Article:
Fancy Hearts of Spinach?


No. I’m not asking what you’d like as a side dish with your Chicken Kiev or talking about a veggie that costs more at a farmers market. I’m talking about some pretty damned creative scientists who had the fancy idea to create beating human heart tissue using a spinach leaf as scaffolding. Scientists have been able to create large-scale human tissue using 3-D printers no less, but needed to find a way to obtain the small delicate blood vessels to support the tissue.

Like many  why-didn’t-we-think-of-that ideas, the fact that leaf veins and small human capillaries perform similar functions makes the attempt seem natural in hindsight. The leaf veins indeed turned out to  be capable of conveying blood-like fluid. The teamremoved the plant cells from a spinach leaf, leaving a frame of cellulose and bathed the structure with live human cells, simulating a mini-heart. Fortunately, cellulose is biocompatible with our human parts, and the leaves can be layered to the required thickness. There is much work still to be done, but results to date are most promising. I like this idea better than growing human tissue in pigs or other animals, and I’m not a vegetarian.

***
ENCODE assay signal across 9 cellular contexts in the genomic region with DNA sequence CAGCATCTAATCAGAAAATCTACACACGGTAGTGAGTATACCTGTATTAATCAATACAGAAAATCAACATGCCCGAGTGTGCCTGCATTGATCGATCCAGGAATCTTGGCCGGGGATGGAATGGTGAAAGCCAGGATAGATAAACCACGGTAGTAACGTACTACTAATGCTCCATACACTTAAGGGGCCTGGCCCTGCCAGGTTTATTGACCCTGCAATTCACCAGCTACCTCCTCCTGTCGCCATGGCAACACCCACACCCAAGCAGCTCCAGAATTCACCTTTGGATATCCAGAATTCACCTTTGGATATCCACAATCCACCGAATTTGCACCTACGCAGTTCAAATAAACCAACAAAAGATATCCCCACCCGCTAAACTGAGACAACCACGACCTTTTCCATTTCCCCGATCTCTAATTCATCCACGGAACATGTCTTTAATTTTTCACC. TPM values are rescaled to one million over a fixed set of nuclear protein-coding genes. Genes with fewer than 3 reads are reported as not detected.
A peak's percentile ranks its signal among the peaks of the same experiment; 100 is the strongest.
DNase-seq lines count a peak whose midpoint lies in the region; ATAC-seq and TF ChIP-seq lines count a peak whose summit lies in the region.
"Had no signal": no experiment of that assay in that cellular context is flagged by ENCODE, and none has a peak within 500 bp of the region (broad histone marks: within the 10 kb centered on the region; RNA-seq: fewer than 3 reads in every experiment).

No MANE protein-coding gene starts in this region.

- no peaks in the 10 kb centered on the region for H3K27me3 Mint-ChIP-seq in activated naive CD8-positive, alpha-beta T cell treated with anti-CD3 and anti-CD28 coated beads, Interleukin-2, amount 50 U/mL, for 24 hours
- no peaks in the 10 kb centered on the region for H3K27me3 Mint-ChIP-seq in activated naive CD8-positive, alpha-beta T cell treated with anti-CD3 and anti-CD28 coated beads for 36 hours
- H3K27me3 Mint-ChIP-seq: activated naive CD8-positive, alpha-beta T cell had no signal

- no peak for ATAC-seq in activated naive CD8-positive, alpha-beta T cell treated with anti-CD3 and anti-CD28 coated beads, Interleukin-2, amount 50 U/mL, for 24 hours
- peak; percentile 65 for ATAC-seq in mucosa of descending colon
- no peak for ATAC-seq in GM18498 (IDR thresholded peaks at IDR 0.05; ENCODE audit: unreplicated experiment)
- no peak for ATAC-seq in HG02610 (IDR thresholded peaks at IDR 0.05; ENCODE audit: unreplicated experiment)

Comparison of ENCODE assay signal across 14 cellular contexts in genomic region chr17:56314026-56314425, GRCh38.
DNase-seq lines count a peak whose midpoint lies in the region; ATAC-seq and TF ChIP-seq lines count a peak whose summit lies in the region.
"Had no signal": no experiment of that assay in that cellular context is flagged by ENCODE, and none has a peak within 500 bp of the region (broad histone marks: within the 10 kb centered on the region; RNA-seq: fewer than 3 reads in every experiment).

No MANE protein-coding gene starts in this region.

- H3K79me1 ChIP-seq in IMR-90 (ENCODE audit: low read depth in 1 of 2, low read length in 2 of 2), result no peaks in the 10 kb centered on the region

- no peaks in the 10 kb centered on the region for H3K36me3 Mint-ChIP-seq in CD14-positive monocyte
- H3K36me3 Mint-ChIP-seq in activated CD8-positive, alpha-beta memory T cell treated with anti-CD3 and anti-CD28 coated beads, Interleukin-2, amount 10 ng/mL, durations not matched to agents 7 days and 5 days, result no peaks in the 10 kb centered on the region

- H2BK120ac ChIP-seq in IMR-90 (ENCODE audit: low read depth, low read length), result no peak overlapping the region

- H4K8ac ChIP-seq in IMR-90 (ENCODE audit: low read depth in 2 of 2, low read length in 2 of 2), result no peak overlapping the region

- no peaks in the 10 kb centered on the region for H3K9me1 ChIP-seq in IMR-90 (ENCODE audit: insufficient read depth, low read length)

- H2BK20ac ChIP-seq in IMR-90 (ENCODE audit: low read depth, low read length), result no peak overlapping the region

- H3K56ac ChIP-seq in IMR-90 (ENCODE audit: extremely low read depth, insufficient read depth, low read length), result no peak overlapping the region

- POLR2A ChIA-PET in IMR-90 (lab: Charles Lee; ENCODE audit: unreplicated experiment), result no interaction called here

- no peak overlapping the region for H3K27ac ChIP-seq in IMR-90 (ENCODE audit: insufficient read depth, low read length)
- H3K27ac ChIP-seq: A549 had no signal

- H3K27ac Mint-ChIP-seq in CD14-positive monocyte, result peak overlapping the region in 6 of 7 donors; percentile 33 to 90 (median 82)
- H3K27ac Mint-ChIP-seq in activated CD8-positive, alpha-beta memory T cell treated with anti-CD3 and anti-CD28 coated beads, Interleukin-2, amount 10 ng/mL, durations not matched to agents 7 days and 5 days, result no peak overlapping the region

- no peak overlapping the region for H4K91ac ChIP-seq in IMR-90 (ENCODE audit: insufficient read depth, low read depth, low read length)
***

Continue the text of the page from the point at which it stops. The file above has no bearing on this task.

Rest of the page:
The ultimate goal, of course, is to create replacement tissue for hearts damaged by heart attacks, heart disease, or injury. The scientists who did the studies propose wood might be used to replace damaged bones some day.

I assume spinach was chosen because its vein configuration and size work best for heart tissue. It was the graduate researcher who noticed the main stem of a spinach leaf resembled an aorta. Presumably different leaves could be used for other parts of the body. Check out the leaves in your next salad.

  1. Joshua Gershlak,  Glenn Gaudette, Taqnia Dominko, Pamela Weathers, Marsha Rolle  of Worcester Polytechnic Institute, and collaborating researchers at Arkansas State University-Jonesboro and  University of Wisconsin-Madison.


 Adapted from: (Check out the pix!)